Hummingbirds can easily capture anyone's interest due to their fascinating iridescent colors. What's better is that they're familiar backyard visitors!
The only issue is that hummingbirds are fast and small. The only reliable time to observe and identify them is while they eat.
So, when the opportunity arises, you must take it! We prepared a guide on identifying the eight species of hummingbirds in Illinois, along with some interesting facts. Read on!
8 Illinois Hummingbirds (With Pictures!)
1. Allen's Hummingbird (Selasphorus sasin)
Male Allen's Hummingbirds have a shiny green crown and back, while their wings are a mix of green, rufous (copper), black, and white.
Meanwhile, they have a rufous belly, rump, tail, and sides. Other defining characteristics are the white breast and the iridescent copper-orange throat.
Females look duller overall, plus their wings don't have any white. Their throats are also spotted and have a small patch of orange.
Both genders of this species look similar to Rufous Hummingbirds (we'll discuss that later!).
Allen's Hummingbirds are usually only present in western Mexico and some southwestern states, such as Arizona, Oregon, and California.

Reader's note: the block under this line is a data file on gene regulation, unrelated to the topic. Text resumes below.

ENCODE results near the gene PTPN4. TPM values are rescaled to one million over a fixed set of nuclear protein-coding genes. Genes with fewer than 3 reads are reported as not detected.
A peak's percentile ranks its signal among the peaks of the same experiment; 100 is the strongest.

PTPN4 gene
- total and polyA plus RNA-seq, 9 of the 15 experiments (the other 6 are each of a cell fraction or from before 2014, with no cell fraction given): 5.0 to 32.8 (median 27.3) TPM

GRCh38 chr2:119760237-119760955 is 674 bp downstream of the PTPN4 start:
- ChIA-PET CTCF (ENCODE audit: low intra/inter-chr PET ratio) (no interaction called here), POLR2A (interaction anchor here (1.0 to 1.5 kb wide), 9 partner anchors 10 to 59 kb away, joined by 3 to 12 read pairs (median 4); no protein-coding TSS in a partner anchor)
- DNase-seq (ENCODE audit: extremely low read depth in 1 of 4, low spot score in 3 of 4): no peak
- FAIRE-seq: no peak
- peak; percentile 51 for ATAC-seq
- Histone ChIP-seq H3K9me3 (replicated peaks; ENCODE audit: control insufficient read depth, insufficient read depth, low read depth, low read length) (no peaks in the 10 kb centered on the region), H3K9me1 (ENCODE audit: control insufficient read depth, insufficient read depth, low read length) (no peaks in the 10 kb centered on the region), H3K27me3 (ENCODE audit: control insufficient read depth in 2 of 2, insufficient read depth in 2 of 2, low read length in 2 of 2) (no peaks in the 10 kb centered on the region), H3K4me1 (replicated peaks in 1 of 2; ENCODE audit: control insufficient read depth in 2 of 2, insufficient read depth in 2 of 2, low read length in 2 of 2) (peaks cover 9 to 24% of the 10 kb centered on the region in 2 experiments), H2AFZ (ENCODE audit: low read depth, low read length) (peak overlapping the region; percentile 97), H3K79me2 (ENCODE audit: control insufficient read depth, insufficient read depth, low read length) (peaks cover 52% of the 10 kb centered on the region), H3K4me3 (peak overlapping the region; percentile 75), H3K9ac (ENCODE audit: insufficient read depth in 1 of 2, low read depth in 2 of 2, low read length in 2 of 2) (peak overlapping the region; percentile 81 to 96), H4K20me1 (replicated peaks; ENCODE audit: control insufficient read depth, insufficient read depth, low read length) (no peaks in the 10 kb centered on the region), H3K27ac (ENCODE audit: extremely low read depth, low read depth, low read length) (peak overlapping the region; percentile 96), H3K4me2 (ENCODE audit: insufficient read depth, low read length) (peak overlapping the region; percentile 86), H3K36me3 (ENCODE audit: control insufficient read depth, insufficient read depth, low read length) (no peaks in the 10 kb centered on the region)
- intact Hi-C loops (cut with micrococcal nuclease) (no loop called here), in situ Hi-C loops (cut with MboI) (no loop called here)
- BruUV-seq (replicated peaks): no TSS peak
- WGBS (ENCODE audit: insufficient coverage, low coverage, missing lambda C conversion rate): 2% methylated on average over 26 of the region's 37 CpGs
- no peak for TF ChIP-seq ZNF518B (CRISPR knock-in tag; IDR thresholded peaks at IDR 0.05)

However, they're an accidental species in Illinois. Sightings have only been during winter in the western borders of the state.
These hummingbirds are usually found in semi-open habitats, such as coastal forests, brushy canyons, well-wooded suburbs, and city parks. During winter, they mostly stay in mountainous habitats.
The Allen's Hummingbird has various ways of eating, such as hovering while drinking nectar and taking grabbing insects straight out of spider webs.
2. Anna's Hummingbird (Calypte anna)
Anna's Hummingbird has green upperparts, while its underparts are gray with some splashes of green.
Males have a conspicuous head and throat, as the iridescent reddish-pink color contrasts the rest of their body. Meanwhile, females only have a small red spot on their throats.
Anna's Hummingbirds are found in the corners of western USA as a resident species. Meanwhile, they're seasonal species in southwestern Canada and northwestern Mexico.
This means that they're another accidental species in Illinois. They have only been sighted a few times during winter in Illinois, usually around Chicago.
These hummingbirds are adaptable, having various habitats that include deserts, mountains, coastal areas, and open woods. They also readily visit gardens, parks, and suburban areas.
Compared to other hummingbird species in North America, Anna's Hummingbird consumes the most insects.
3. Black-Chinned Hummingbird (Archilochus alexandri)
To no one's surprise, the Black-Chinned Hummingbird has a black chin. Below this is an iridescent purple throat, although it isn't immediately visible due to the black chin.